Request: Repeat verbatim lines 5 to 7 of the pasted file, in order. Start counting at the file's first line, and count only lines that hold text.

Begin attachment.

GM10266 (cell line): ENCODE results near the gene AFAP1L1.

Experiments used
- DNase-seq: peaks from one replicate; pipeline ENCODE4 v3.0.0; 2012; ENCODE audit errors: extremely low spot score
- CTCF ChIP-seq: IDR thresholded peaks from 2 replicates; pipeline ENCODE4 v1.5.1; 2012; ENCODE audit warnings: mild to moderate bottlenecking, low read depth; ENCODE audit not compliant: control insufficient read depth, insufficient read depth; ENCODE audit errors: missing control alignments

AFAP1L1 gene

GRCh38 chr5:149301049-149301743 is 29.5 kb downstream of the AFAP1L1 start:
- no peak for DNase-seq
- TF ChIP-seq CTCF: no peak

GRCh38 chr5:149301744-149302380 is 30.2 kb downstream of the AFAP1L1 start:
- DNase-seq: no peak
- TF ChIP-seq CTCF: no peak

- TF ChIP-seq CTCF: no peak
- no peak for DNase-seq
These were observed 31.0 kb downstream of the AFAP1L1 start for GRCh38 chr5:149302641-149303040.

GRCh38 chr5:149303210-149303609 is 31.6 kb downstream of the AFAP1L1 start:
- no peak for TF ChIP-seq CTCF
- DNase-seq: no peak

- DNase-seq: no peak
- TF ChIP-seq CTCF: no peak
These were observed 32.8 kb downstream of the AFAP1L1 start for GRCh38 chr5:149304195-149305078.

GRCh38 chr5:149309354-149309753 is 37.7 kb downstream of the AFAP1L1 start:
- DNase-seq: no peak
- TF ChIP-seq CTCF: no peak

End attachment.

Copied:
AFAP1L1 gene

GRCh38 chr5:149301049-149301743 is 29.5 kb downstream of the AFAP1L1 start:
- no peak for DNase-seq